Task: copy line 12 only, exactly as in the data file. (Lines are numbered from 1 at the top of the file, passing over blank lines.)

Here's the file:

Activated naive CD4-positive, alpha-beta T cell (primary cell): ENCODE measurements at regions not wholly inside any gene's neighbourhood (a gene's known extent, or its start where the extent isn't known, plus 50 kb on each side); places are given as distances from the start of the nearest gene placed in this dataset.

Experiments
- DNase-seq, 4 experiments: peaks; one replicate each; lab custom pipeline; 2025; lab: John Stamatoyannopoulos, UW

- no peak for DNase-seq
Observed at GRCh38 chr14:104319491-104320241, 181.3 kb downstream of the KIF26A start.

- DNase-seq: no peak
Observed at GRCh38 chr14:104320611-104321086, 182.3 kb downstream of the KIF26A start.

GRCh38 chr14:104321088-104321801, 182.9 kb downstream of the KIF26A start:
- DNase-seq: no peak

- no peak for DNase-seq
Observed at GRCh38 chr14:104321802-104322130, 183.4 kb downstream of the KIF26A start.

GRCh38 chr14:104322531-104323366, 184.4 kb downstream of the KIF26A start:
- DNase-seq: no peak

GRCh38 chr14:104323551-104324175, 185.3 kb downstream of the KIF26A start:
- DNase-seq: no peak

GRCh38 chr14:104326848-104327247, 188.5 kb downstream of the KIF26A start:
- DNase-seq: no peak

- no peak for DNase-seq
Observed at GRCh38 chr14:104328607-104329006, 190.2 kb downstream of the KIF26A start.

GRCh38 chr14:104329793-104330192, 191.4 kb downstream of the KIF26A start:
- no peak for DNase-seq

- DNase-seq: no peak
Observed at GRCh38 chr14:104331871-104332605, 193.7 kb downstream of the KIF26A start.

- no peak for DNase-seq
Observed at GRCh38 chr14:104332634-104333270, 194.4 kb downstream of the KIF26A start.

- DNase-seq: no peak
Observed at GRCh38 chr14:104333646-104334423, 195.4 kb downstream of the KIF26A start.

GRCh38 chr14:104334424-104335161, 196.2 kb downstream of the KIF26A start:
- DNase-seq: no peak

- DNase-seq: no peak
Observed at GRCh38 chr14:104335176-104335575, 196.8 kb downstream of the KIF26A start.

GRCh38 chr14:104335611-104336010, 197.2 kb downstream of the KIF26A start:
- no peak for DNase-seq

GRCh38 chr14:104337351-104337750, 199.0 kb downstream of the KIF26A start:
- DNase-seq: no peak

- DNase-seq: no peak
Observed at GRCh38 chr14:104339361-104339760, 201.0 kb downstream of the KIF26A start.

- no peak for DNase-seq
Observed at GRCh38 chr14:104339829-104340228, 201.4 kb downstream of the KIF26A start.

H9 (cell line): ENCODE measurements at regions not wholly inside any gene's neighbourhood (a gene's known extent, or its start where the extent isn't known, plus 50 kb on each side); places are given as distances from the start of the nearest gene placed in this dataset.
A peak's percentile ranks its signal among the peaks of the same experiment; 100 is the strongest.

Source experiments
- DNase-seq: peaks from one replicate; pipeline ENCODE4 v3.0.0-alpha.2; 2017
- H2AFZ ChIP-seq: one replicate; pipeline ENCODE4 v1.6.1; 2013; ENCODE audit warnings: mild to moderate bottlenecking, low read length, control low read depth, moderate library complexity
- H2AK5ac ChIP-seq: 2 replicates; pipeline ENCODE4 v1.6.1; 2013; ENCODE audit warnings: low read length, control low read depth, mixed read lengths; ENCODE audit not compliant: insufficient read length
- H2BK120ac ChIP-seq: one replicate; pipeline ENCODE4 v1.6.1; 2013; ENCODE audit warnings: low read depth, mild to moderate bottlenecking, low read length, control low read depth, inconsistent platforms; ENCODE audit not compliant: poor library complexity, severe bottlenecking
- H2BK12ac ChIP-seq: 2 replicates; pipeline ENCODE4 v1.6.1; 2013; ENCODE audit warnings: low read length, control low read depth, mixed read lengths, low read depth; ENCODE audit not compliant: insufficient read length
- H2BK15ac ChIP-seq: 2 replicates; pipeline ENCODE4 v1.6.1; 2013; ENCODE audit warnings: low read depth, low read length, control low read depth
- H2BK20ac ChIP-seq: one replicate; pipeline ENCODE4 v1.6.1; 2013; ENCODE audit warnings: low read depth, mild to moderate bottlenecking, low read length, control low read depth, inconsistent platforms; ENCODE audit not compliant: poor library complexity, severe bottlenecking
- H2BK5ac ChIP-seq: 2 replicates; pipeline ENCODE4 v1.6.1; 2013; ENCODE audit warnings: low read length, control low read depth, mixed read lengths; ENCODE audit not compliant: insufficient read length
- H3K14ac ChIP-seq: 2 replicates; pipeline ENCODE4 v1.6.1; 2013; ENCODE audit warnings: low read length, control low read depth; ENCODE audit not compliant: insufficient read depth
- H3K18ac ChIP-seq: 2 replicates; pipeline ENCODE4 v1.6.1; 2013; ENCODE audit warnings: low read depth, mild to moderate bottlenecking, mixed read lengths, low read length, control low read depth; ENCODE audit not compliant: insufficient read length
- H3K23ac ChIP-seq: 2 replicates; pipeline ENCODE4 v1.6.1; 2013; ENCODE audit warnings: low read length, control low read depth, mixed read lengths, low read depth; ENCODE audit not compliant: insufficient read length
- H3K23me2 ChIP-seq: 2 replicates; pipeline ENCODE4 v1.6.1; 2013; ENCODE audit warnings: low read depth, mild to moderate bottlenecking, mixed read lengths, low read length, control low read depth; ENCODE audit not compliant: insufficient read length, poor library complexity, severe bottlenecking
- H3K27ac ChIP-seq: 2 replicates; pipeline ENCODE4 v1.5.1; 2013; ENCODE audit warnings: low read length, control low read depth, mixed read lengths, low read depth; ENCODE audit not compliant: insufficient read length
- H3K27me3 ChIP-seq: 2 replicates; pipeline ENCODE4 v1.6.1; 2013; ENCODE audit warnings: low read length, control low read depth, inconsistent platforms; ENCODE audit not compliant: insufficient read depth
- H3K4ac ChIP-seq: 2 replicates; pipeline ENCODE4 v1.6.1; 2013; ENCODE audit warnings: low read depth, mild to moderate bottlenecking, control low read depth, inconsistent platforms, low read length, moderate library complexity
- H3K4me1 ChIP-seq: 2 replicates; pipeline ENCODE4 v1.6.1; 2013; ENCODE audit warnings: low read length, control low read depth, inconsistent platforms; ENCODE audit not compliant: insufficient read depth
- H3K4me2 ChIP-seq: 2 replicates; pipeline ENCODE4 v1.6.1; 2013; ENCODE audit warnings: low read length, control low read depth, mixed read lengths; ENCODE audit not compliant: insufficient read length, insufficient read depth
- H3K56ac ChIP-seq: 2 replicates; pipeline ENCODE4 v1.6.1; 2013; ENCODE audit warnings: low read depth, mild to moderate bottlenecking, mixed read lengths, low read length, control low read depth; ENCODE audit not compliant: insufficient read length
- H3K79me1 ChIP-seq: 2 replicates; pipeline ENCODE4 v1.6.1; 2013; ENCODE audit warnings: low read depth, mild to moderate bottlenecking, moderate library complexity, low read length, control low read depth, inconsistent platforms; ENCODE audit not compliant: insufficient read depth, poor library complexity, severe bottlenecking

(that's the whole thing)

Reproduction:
GRCh38 chr14:104322531-104323366, 184.4 kb downstream of the KIF26A start: